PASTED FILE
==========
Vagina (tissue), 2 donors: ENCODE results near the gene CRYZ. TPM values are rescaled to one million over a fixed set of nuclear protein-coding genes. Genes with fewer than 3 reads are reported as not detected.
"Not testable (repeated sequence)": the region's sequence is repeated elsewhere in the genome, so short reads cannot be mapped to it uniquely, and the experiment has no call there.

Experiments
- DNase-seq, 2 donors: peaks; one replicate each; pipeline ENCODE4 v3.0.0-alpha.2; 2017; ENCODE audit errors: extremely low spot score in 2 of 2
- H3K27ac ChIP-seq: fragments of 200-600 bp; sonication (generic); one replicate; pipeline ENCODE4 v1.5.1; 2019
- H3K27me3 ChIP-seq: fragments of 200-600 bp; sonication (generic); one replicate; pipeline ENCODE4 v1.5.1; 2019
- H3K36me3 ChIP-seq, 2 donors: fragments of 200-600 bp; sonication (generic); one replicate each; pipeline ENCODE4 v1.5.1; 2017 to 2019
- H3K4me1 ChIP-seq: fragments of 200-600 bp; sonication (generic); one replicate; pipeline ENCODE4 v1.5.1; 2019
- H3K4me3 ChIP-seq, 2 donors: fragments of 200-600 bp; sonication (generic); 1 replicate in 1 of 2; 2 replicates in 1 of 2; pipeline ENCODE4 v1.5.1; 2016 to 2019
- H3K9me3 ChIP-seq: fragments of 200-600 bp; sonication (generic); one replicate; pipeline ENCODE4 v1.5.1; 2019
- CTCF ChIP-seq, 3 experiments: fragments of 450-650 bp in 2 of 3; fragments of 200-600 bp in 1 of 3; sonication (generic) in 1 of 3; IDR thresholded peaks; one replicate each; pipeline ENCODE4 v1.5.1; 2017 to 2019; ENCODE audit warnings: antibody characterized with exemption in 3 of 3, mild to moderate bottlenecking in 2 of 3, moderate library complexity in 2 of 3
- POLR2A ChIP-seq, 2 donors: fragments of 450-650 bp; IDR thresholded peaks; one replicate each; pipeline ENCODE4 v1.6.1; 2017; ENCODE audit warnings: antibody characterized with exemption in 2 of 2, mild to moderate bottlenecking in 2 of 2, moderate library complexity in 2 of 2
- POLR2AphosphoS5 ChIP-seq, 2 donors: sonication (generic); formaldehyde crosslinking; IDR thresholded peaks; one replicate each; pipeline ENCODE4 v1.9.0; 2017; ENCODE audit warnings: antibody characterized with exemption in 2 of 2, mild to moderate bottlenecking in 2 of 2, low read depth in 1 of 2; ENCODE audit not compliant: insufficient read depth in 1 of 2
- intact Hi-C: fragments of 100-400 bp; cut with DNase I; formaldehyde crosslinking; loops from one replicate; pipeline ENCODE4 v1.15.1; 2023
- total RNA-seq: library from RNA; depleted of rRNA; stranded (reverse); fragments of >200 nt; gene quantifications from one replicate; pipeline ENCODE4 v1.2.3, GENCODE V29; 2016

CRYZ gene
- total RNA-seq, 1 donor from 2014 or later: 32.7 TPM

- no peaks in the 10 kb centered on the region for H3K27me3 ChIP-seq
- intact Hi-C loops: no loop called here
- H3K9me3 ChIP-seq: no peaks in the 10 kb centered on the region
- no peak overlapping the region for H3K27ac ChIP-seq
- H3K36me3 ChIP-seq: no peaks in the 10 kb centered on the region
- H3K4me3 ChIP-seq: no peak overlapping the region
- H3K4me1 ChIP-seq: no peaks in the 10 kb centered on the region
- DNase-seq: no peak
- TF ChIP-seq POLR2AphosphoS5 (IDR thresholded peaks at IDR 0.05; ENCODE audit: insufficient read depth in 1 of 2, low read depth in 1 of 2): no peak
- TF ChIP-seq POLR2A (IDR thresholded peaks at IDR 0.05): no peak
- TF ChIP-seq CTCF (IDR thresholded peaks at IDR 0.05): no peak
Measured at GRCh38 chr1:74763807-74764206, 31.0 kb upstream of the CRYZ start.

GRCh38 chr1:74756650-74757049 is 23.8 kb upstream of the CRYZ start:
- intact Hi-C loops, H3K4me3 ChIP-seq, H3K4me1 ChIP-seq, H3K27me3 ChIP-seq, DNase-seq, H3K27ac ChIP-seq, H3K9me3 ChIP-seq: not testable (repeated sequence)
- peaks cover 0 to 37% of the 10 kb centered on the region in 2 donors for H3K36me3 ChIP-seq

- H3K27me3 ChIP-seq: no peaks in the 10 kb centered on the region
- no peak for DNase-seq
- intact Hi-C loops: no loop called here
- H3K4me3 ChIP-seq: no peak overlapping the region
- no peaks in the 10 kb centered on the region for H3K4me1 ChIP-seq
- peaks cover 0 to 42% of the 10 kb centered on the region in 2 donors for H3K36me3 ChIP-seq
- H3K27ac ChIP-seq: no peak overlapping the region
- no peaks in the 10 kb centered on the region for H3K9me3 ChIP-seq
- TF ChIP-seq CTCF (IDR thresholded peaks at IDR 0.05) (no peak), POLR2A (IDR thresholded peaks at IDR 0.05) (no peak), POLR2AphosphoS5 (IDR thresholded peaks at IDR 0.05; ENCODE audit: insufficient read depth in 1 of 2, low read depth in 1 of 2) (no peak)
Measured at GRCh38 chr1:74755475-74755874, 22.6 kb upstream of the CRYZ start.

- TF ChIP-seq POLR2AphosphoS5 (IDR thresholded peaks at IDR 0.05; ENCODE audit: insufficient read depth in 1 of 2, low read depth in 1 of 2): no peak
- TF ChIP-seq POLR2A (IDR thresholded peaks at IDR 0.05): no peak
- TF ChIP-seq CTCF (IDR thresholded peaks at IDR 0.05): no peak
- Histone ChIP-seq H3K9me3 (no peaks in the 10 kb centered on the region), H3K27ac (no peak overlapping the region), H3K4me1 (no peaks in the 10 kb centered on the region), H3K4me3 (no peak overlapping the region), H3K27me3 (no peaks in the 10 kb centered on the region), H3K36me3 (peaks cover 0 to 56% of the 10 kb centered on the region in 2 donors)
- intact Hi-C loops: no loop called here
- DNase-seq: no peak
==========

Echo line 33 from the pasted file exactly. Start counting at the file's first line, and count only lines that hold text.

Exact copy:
- H3K27me3 ChIP-seq: no peaks in the 10 kb centered on the region